A twinge of guilt could work too. But I think for really serious procrastinators it doesn’t, because they are always feeling that guilt. There are several layers going on at any given time, so it may not be so conspicuous when guilt regarding a particular commitment appears.

clarisse March 31, 2015 at 3:58 am

I can see this article was written by a real procrastinator. Only real ones can express this way how painful this state of mind is (while others who don’t know it tend to think procrastinators are just, well… lazy and mindless people). Only serious ones (like me) know the despair you feel when you are so scared and hopeless about doing things right that you cannot even start working on them. And you know by advance that even if you have the whole day to complete a task you will end up doing it during the night, when you have no other choice.
I tried many things, like making lists of very little things, cutting the big tasks in small ones so that the big one does not look too scary. With not much success I must say. I am still trying… and I hope your article which rationalizes the whole process can help me. Thank you.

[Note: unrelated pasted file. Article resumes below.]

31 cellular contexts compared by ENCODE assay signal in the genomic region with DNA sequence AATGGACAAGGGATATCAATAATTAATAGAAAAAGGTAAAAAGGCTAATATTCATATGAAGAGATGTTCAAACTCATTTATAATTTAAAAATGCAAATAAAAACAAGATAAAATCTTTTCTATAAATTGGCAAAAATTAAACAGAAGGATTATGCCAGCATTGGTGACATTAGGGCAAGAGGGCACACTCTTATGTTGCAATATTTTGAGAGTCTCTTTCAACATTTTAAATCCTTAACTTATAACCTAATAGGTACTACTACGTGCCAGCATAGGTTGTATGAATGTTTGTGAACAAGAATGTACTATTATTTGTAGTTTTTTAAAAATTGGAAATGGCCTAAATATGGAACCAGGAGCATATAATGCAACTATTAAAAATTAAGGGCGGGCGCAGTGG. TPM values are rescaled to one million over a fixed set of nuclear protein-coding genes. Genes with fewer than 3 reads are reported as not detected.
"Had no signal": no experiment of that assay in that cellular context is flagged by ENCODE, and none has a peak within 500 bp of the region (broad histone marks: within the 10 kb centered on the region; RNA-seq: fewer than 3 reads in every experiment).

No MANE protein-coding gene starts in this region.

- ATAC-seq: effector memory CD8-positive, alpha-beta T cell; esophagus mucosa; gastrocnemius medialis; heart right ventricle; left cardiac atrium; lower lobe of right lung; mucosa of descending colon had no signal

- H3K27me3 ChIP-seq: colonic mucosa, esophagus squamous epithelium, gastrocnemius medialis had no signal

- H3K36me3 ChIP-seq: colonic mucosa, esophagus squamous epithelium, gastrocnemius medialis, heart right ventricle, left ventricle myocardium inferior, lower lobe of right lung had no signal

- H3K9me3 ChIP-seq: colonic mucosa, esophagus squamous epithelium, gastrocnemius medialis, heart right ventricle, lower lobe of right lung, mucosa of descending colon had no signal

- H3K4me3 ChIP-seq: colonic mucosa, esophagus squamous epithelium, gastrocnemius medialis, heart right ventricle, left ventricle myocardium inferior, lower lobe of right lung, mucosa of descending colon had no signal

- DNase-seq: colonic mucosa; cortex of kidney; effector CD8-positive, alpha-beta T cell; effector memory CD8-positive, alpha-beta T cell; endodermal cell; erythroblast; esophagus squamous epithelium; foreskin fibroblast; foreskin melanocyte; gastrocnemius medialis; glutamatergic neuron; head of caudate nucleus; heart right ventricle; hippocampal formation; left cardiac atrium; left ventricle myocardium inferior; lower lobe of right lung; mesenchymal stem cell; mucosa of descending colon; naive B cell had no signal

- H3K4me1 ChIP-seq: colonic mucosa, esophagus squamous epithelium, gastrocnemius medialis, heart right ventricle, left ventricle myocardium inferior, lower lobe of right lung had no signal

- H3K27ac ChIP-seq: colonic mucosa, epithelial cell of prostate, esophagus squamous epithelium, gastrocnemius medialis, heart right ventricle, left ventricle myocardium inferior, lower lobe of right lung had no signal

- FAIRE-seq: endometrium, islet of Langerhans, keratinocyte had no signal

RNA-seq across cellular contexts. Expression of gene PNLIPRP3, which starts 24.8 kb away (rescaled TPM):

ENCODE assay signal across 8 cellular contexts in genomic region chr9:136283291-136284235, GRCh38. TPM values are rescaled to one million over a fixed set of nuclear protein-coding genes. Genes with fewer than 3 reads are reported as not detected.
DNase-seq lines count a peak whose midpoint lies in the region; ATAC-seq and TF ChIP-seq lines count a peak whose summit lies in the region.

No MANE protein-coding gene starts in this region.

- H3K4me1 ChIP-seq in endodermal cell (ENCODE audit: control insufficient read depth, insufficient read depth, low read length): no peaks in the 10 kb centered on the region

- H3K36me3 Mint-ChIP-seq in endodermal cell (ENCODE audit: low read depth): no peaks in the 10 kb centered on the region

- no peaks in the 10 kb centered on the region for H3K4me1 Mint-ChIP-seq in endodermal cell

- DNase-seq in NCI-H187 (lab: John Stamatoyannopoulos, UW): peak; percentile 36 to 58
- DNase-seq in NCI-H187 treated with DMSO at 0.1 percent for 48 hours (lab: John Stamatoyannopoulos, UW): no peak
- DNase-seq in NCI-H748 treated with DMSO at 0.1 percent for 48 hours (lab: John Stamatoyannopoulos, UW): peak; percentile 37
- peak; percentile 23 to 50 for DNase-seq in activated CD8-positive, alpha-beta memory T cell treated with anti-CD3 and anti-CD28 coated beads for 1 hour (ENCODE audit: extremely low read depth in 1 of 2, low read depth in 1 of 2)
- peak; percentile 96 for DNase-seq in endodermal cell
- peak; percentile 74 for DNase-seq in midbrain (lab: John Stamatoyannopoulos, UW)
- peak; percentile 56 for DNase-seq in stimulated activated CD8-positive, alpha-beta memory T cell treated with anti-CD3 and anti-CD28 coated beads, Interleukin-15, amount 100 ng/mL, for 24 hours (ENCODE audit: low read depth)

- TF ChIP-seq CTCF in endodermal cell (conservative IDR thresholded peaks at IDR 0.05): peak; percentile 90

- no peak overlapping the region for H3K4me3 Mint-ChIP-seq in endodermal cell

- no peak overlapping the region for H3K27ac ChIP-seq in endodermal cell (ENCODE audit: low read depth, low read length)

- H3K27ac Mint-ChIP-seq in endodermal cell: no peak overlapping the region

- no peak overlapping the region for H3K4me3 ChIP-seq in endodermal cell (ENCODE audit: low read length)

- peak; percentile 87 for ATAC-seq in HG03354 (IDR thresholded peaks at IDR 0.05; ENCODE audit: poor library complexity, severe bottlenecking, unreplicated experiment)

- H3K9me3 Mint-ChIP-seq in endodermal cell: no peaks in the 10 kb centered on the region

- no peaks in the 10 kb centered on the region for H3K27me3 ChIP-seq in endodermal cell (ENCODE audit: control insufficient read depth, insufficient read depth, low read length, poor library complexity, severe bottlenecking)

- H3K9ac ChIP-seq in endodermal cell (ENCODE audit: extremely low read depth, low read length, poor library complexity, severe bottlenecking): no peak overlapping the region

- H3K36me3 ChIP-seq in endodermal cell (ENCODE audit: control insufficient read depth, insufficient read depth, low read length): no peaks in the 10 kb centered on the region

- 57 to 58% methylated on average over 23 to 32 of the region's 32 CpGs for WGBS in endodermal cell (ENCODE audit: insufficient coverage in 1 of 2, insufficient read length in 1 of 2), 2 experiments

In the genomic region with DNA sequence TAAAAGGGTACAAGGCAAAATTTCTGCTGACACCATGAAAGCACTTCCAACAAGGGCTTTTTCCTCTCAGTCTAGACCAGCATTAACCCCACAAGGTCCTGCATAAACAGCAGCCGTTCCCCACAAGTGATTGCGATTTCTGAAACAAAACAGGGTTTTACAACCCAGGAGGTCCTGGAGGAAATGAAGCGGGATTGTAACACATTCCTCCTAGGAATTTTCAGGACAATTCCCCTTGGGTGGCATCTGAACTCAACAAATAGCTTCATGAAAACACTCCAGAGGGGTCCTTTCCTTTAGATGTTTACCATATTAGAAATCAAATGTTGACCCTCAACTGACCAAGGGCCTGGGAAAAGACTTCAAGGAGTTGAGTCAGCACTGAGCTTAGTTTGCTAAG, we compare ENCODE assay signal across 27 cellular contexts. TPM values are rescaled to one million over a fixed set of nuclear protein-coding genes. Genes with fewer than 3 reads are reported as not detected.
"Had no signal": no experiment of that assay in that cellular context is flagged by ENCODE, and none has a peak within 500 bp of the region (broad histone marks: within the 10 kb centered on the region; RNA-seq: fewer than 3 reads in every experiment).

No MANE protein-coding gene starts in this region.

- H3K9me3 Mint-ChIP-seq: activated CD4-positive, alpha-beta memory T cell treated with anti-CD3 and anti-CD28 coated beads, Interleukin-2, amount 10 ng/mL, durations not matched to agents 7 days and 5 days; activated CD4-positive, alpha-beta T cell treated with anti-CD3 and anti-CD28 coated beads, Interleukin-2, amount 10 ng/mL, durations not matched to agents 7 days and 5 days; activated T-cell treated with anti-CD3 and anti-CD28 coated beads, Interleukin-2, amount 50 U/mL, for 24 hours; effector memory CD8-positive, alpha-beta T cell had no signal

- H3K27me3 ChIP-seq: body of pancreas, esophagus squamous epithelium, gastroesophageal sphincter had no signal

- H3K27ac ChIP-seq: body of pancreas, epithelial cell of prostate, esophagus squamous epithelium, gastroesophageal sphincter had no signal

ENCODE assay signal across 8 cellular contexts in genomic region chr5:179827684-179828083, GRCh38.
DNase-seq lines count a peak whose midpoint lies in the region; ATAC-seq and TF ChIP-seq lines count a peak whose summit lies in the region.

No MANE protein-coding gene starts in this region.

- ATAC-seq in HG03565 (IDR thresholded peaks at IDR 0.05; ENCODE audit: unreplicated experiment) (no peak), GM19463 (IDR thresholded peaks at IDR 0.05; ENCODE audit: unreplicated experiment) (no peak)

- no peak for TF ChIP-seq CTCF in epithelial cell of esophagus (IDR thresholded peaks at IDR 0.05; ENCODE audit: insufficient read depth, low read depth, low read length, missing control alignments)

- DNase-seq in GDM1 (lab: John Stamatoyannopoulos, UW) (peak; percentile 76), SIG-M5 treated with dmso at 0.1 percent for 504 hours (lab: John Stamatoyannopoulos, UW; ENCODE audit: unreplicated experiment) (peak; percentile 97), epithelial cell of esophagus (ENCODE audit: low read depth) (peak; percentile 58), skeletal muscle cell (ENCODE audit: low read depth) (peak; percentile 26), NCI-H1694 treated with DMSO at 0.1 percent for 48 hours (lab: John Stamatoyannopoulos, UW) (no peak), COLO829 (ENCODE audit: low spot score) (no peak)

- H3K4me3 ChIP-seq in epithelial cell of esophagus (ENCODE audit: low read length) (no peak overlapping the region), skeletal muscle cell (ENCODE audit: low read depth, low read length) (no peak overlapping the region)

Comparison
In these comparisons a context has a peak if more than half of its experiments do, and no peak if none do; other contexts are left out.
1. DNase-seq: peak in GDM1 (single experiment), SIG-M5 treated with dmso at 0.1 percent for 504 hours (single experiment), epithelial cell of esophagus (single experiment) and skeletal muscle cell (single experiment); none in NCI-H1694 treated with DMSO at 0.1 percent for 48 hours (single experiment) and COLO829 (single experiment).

David Cain March 31, 2015 at 8:30 am

I am definitely an experienced procrastinator. I think the bottom line is that we need to set up incentives in our lives so that we get things done more efficiently. We procrastinate because it’s become a stable system of rewards and fears. But we could get used to incentives from other places — for example, on those days where I really get ahead, I feel a particular kind of accomplishment, and that’s a feeling I could get used to, if I could change my routine in such a way that I experience it regularly. Anyway, I hope this helps you try things a bit differently.

Drew April 11, 2015 at 11:28 am

I’m a recovering procrastinator myself Clarisse. Going through University felt like a four-and-a-half year drowning experience, thanks to a lethal combination of procrastination and a sort of writer’s block. I’ve probably saved my mental health by choosing to work in agriculture and construction since graduation; I’ve always been a lot less prone to procrastination when it comes to physical tasks.